More damaging to the humanitarian effort, however, has been the breakdown of law and order in Gaza.

Israel began more aggressively implementing a policy in recent weeks that has seen it target Hamas-linked police officers who have been tasked with securing the aid convoys, a US official said.

Roughly a dozen officers have been killed, leading police to cease securing the convoys. Israel has said the Hamas-linked police are legitimate targets, but the US official criticized the IDF for carrying out the strikes without having an alternative plan in place for how aid will be distributed.

Another hindrance to aid distribution has been the protests taking place near the Kerem Shalom Crossing where Israel inspects trucks before they enter directly into Gaza or are ferried to Egypt and enter the Strip through the Rafah Crossing. Some members of hostages’ families and many far-right activists succeeded for weeks in blocking hundreds of trucks from entering Kerem Shalom, with the US official saying that they received support from far-right National Security Minister Itamar Ben Gvir, who signaled to police that they need not clamp down on the demonstrators.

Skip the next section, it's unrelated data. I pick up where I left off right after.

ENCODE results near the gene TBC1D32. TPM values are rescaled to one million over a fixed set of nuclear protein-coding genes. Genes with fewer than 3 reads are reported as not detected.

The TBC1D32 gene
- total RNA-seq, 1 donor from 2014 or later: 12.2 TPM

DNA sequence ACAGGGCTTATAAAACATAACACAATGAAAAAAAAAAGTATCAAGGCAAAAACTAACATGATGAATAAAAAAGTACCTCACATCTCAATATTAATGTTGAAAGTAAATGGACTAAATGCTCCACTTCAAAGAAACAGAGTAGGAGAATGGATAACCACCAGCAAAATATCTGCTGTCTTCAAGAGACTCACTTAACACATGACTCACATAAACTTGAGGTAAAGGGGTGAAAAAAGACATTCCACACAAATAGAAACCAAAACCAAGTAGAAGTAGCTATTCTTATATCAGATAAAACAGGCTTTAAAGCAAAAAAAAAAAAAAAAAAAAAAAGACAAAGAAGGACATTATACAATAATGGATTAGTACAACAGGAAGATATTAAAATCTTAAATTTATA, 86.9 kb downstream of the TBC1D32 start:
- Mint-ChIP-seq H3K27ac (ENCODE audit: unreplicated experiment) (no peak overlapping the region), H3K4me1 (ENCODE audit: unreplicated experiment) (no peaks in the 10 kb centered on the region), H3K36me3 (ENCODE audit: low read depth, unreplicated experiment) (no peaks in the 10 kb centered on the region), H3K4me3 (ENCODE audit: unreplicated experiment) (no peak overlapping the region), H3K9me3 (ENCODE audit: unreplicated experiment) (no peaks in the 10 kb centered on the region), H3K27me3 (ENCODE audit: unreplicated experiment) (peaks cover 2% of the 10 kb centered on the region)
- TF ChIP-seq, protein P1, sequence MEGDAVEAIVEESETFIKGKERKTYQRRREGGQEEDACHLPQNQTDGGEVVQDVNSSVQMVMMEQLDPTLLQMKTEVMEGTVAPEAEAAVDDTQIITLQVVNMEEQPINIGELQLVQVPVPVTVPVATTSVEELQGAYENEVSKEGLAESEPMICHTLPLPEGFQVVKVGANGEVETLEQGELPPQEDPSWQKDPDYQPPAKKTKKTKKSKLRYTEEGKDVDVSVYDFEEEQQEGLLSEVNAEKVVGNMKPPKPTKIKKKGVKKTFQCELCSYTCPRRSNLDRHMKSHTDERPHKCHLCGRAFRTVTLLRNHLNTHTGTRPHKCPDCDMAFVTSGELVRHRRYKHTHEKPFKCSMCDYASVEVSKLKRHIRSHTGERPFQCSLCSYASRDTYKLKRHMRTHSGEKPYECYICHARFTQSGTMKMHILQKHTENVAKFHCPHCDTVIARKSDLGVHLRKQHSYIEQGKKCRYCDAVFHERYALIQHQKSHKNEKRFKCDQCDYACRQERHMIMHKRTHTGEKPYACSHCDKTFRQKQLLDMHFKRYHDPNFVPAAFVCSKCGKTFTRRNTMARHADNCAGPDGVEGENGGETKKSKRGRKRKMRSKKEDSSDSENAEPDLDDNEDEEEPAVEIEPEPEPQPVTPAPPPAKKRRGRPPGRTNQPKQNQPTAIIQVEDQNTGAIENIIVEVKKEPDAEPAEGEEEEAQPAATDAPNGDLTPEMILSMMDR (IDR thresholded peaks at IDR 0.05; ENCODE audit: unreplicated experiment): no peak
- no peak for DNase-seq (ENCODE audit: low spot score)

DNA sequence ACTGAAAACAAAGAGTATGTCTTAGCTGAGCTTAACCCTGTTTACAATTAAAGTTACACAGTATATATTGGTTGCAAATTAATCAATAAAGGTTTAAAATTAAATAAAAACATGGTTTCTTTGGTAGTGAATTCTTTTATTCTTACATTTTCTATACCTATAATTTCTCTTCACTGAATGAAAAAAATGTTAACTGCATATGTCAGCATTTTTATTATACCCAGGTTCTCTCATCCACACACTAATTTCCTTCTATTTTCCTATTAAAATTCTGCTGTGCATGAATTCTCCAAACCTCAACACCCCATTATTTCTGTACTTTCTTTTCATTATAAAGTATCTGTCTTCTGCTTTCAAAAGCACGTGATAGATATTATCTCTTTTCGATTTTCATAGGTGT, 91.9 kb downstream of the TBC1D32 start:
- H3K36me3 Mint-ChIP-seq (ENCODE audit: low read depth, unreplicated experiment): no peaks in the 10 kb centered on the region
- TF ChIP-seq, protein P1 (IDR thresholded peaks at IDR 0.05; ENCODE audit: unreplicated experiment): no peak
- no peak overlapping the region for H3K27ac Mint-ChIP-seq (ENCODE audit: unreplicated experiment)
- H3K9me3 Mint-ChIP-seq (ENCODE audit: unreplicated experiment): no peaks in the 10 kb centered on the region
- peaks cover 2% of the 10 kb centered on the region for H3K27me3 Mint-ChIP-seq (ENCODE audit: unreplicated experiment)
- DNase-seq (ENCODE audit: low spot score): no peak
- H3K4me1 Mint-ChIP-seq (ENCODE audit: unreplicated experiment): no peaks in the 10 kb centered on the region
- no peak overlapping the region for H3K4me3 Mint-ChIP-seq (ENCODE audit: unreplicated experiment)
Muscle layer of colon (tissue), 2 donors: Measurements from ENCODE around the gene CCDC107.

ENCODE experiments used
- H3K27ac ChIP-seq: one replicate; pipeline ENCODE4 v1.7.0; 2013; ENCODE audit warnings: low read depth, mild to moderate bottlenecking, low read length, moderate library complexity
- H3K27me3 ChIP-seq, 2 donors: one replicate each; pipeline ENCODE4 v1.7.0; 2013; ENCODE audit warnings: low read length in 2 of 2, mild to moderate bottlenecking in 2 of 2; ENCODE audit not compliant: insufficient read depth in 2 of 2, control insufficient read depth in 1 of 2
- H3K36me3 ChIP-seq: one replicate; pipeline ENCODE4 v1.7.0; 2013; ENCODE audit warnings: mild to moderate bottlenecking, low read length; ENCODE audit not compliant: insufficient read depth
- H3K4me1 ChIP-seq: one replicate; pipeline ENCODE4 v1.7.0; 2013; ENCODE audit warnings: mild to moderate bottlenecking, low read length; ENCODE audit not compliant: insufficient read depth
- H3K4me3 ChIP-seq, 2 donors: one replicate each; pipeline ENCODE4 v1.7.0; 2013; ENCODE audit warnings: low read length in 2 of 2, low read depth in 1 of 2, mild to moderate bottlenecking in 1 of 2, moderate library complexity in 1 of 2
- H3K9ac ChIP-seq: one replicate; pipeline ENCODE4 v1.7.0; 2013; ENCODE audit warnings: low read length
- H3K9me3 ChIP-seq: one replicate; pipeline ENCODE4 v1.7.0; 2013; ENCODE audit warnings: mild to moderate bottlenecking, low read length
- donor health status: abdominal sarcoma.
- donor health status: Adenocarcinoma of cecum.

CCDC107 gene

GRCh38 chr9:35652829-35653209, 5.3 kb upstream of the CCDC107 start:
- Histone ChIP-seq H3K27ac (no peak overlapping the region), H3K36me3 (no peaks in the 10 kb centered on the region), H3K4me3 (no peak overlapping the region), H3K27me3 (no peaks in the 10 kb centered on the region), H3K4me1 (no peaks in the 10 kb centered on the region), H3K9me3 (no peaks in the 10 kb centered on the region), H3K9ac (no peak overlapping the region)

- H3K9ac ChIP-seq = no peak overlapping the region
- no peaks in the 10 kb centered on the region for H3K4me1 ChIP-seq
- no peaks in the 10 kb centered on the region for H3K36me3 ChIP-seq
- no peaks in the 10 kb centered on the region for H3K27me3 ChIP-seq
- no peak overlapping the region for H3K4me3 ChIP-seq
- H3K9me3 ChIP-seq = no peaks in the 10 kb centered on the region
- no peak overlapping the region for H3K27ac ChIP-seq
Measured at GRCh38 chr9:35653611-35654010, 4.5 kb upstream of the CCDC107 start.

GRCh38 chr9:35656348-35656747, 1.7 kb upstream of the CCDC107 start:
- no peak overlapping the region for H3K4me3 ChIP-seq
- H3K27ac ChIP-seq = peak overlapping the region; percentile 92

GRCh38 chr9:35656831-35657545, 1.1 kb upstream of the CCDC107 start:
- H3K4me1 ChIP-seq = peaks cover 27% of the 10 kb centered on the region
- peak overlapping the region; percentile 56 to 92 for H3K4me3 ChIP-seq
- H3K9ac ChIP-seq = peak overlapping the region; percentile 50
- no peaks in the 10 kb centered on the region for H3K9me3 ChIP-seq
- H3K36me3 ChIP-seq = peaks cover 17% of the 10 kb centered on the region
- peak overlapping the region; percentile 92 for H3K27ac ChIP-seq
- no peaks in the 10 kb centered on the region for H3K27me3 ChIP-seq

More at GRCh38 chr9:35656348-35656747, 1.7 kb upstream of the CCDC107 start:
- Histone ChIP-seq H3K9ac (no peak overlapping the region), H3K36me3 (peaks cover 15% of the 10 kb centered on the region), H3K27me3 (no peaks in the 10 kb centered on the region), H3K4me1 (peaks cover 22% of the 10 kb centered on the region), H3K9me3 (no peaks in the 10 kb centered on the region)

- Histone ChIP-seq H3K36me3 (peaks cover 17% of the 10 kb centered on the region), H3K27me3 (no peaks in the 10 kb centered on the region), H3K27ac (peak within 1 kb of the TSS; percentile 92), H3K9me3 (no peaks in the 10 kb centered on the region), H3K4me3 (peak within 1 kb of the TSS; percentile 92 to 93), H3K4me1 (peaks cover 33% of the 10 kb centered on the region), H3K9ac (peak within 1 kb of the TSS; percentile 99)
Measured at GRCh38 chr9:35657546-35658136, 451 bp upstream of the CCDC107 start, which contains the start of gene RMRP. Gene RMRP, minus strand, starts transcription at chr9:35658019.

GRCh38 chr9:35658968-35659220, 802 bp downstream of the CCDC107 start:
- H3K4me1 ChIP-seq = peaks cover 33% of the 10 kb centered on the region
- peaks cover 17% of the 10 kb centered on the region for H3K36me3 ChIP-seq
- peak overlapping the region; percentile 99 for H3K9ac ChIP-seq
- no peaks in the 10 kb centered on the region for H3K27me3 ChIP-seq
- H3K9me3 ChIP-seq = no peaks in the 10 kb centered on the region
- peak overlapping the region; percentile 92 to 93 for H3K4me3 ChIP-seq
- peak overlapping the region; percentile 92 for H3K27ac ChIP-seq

Protesters near the Kerem Shalom crossing with Gaza on January 25, 2024. (Eli Katzoff/Times of Israel)

While Israel declared the area surrounding Kerem Shalom a closed military zone, the protests have still managed to periodically slow the amount of aid going into Gaza.

One of the administration officials briefing reporters Thursday said Israel has prepared a new land crossing directly into northern Gaza at Washington’s request and that it should be operational in the coming week.

Also on Thursday, the US carried out its third joint airdrop of 28,000 meals into Gaza with Jordan.

The senior administration official said that 192 bundles containing 112,896 meals have been airdropped in the Saturday, Tuesday and Thursday operations.

“We have long believed that land routes can be the most efficient, cost-effective way to get assistance in. But the president has directed us to look at all options,” the official continues. “We have and will continue to press Israel to allow more aid into Gaza by land.”